process they painted a big earth map where a robot
was visiting one country after each other. The pupils
”taught” the robot the traditional dance from each
country, which was shown through its path. Addi-
tionally, class diagrams with useful information about
every country were presented. The project bears this
name since the involved pupils or their parents orig-
inate from 12 different countries located on 4 differ-
ent continents, while the robot only takes 3 minutes
for its whole journey. Figure 1 shows the map of the
countries, some of the presenting children and visi-
tors. Figure 2 shows an Ozobot with a passenger on it
travelling across some of the countries. This Ozobot
was also used in the following project.
In the project ABC - activity based coding the
children from preschool to the 4th grade showed
insights into programming languages by using dif-
ferent robots and software like Beebots, OzoBots,
OzoBlockly, Scratch and Lego WeDo among others.
This was done across all grades and was used in a
wide range of teaching subjects to ensure interdisci-
plinarity. Therefore the pupils wrote for example, es-
says on robots in their German classes or discussed
dimensions and geometry in Mathematics classes.
The Audio & video factory”-project aimed at
teaching the pupils the basics about movie edit-
ing software, downloading and manipulating videos,
camera setting and file formats among others to
strengthen their abilities to produce a movie. Next
to the technical aims, a major goal of this project was
Figure 1: Project 12/4/3: How can a poet visit 12 countries
on 4 continents in 3 minutes? The robots with feathers in
the flag’s countries dance the traditional dances.
to deal with bullying. The final product was a short
movie about bullying in school in particular about the
awareness and the avoidance.
In the How can initial programming be devel-
oped for primary school children? the pupils tried
different approaches to get to a first understanding of
programming. In this process they compared different
programming languages and robots.
The research question in the Interaction human
and computer”-project was how it is possible to com-
The Children’s Congress: Creative Computational Thinking to Promote Gifted Pupils
Figure 2: Project 12/4/3 - Ozobot travelling through coun-
municate with a robot. The pupils did a lot of research
and at the end created a program to interact with a
The pupils in the project Learning success and
self-control with Bee-Bots developed different game-
based programs to check their learning success. This
included a memory, robots who check the answer to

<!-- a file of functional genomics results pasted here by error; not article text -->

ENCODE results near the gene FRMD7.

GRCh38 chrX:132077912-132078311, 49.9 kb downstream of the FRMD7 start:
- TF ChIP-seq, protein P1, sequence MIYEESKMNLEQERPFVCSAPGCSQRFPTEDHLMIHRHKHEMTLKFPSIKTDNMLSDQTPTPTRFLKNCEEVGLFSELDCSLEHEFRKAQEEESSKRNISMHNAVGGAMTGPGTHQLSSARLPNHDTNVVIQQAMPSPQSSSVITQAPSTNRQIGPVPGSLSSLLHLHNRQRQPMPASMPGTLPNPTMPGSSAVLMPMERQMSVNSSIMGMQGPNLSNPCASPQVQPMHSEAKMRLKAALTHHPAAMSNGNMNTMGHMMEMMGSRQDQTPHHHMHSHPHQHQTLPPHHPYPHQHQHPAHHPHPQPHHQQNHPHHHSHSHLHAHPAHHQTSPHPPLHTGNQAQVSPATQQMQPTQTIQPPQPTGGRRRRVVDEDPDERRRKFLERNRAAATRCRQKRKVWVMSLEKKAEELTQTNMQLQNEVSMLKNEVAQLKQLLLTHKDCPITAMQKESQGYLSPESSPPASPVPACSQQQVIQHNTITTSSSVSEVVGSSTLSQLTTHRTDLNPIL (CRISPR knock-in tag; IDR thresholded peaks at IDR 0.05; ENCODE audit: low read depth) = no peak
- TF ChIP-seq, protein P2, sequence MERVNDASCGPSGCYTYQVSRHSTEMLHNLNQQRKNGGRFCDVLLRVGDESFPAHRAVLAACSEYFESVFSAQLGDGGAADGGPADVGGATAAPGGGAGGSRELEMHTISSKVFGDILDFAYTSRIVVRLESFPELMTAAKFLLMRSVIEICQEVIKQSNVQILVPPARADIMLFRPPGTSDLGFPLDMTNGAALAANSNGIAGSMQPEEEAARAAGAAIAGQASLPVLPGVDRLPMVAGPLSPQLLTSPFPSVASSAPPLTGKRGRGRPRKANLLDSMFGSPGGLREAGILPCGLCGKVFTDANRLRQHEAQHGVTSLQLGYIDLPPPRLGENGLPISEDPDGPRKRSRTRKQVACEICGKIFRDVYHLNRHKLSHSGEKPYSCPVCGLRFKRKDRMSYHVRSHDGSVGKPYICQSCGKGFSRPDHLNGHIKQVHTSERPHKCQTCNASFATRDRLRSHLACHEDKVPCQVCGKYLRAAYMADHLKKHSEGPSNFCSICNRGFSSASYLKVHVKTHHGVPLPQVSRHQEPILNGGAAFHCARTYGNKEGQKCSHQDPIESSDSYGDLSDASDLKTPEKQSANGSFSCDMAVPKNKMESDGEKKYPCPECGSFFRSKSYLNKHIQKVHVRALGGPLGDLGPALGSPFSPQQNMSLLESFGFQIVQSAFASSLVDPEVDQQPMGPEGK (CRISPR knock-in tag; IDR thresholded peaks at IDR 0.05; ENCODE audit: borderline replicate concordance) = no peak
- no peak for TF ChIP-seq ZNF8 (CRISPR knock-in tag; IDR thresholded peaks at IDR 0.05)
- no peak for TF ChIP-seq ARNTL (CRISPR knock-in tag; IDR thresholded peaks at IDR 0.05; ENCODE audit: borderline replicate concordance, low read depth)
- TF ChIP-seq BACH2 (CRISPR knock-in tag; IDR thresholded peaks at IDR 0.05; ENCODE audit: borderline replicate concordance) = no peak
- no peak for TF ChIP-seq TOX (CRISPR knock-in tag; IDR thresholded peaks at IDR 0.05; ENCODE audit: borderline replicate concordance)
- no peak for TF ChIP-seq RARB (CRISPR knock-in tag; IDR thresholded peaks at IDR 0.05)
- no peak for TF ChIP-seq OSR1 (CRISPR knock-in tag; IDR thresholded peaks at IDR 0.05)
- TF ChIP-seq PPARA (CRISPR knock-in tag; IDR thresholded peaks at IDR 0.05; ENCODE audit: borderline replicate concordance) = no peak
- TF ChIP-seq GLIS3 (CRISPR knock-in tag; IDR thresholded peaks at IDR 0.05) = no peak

a given task or hot-potatoes-tasks (quizzes and puz-
zles). All challenges where designed interactively and
in a user-friendly and motivating way.
The Learning with the micro:bit”-project-team
developed a “Who wants to be a milionaire”-game
with questions regarding the classes’ learning con-
tents. The answers were then checked with the mi-
The My Garden App is a smartphone app that
helps with the gardening. It tells when to sow the dif-
ferent kinds of vegetables and fruits, when they are
ready to harvest and gives other tips and hints for gar-
dening. For trying different kinds of vegetables and
fruits points can be gained, which may unlock more
The research question of the My heart beats for
you”-project is: How do i recognize friends that fit to
me?’ In this process the project team built a measur-
ing device that determines pulse and oxygen concen-
tration in the blood (saturation). The collected data
is linked to a database using Excel macros, which are
then assigned in a playful manner using psychologi-
cal studies to create social links. The playful character
and the exploration of social bonds was the focus of
this project.
The Social bot friendly robot experience de-
veloped a robot that intervenes when people argue.
From the draft to the prototype, they dealt with the
question of whether and to what extent digital media
and new technologies can help in interpersonal rela-
tionships. Where does the authority of the machine
begin and end, what rights, obligations, ethical prin-
ciples must or can a robot notice?
In the project Traffic safety and urban planning
using interactive models the pupils visited and also
photographed danger spots on the way to school.
These danger spots were also closely examined in
Google Maps. Subsequently this information was
sketched on paper, where additionally small clay
bricks served as models of the surrounding houses.
By using robots, cars and pedestrians, various danger-
ous situations could be simulated on the street models.
In the project “Writing personal descriptions sup-
ported by diagrams” the pupils planned and prepared
personal descriptions of their class mates with the
help of class and activity diagrams. Figure 3 shows
an activity diagram developed from a class and an ob-
ject diagram. On the left side it describes the charac-
teristics of an abstract person (name, age, profession
...) and on the right side a concrete person (Franz, 8
years, pupil ...).
Figure 3: Project Writing personal descriptions.